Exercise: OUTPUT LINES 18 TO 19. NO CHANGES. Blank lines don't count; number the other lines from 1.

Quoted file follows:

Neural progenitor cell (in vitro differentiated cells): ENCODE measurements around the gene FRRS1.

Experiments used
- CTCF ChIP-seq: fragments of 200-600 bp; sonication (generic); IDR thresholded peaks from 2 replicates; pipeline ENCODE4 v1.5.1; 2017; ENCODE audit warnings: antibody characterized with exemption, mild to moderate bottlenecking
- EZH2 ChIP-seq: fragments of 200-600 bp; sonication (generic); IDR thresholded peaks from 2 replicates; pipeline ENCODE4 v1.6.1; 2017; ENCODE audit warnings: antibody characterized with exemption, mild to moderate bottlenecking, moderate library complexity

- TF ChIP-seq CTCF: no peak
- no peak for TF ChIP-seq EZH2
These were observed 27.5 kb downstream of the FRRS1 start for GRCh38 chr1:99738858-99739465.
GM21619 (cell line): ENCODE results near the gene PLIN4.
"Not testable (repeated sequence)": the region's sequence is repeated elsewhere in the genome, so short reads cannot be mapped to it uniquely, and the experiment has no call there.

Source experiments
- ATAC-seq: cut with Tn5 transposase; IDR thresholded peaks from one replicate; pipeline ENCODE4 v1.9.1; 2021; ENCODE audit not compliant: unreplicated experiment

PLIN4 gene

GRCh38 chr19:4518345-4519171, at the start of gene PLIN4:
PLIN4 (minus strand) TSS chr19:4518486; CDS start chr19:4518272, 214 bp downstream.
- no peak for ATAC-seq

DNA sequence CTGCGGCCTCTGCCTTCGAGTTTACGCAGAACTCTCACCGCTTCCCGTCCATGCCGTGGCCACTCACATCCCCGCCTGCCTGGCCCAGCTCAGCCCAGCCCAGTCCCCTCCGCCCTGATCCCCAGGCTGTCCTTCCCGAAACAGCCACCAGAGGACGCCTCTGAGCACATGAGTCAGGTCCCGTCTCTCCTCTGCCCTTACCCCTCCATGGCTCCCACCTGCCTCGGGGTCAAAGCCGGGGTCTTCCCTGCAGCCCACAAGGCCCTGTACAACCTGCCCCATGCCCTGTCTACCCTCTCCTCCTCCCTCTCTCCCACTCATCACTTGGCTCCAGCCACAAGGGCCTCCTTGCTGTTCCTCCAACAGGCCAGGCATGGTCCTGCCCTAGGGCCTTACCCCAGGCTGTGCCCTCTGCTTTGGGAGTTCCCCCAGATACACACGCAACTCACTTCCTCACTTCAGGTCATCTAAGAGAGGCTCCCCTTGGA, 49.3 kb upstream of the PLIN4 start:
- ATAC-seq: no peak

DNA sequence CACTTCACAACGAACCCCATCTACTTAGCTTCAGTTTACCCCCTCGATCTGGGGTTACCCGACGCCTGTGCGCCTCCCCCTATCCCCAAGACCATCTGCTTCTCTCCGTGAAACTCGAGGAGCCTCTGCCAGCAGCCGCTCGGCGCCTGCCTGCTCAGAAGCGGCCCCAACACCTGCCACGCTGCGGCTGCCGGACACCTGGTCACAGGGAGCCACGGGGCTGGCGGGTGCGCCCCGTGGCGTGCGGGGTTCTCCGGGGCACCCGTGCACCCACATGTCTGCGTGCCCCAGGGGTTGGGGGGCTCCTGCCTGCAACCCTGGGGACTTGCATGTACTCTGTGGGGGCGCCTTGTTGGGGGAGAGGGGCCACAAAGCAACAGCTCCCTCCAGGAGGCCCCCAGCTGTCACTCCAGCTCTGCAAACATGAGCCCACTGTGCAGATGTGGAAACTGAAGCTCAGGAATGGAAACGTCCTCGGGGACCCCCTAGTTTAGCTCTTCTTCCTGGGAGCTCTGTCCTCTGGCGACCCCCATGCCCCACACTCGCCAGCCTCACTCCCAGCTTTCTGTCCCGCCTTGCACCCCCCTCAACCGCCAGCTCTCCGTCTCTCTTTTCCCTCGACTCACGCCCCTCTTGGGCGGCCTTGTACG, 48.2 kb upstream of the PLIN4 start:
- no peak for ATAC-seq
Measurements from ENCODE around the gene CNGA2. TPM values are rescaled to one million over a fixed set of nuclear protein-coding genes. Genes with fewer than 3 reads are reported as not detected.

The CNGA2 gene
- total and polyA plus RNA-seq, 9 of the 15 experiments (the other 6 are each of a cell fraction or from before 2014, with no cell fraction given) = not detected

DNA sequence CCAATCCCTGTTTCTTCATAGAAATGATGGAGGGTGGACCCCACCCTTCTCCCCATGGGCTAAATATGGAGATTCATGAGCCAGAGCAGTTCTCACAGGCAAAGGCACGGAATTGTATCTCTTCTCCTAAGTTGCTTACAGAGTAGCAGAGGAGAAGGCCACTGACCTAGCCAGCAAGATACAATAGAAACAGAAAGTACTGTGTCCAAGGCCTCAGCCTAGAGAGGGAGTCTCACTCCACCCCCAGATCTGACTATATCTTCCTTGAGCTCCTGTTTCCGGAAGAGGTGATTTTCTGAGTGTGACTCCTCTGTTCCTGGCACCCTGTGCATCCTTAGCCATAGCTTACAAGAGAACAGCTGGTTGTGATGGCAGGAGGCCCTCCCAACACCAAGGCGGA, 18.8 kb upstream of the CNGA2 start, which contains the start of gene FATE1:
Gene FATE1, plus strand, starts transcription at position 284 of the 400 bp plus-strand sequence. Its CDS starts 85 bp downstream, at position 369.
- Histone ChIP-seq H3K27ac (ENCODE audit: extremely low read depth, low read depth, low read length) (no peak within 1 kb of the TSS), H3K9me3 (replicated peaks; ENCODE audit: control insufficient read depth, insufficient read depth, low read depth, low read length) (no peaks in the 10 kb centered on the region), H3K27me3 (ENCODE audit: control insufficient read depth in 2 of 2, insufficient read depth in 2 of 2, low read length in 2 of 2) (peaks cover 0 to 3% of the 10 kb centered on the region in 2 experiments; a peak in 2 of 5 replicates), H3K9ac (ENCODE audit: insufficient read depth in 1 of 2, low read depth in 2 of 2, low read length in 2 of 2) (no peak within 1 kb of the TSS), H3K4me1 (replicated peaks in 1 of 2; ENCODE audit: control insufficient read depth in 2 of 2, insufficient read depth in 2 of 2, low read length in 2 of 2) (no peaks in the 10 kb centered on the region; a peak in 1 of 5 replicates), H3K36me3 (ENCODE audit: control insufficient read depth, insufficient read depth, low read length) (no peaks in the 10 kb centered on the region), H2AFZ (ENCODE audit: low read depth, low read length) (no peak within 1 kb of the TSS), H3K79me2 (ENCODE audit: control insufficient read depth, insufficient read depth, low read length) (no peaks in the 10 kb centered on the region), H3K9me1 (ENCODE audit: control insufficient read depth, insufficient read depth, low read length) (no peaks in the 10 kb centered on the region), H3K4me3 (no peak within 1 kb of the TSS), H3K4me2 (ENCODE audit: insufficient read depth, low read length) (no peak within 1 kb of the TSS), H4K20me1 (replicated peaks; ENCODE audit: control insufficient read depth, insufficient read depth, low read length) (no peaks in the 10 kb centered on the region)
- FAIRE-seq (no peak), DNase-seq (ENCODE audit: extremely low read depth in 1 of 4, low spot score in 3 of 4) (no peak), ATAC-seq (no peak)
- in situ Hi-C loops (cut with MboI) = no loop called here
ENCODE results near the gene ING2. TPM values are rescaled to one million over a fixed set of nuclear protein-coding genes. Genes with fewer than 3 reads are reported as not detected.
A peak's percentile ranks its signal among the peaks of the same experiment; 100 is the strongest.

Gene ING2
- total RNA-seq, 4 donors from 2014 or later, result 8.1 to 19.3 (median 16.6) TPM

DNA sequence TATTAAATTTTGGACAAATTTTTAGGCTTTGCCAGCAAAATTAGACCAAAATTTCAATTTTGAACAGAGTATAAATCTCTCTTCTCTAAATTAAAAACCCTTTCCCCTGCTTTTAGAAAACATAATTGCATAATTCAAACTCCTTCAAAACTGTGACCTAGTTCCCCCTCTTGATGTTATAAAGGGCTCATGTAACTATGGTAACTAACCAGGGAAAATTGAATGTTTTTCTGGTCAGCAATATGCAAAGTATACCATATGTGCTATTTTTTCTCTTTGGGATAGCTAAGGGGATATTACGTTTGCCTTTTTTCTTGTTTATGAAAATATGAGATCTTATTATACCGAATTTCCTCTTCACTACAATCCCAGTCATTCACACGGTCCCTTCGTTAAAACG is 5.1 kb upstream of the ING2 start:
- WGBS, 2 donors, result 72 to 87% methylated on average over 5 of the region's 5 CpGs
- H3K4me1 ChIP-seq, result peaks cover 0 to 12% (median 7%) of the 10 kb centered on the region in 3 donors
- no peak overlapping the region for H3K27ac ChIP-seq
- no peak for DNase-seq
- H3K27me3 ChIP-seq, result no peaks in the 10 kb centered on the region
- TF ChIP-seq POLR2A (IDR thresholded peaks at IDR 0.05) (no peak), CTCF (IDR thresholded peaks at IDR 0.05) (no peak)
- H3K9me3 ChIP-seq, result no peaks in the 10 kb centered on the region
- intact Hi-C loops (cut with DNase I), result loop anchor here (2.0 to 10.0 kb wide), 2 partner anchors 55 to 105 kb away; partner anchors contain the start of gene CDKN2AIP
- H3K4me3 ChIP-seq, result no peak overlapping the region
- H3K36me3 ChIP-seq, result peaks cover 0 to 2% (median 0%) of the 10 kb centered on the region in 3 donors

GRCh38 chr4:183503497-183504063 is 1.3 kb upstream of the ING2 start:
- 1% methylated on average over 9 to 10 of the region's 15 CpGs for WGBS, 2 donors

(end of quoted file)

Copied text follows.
DNA sequence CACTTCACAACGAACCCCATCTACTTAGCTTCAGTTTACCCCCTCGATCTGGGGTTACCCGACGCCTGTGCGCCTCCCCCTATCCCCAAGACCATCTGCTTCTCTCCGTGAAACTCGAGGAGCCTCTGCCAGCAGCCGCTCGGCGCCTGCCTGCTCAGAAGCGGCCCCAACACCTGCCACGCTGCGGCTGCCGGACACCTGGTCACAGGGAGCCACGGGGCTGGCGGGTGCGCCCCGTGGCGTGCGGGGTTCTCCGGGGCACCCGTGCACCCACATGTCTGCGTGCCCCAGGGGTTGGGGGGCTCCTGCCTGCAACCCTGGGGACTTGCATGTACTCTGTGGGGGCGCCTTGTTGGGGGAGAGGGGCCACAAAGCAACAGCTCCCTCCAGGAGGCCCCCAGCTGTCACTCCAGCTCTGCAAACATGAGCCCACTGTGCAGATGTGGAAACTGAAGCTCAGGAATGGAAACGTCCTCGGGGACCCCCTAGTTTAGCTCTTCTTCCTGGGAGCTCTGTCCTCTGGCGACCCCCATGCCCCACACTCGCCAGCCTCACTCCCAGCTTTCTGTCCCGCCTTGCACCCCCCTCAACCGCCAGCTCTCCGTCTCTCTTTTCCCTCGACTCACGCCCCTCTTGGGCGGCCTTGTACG, 48.2 kb upstream of the PLIN4 start:
- no peak for ATAC-seq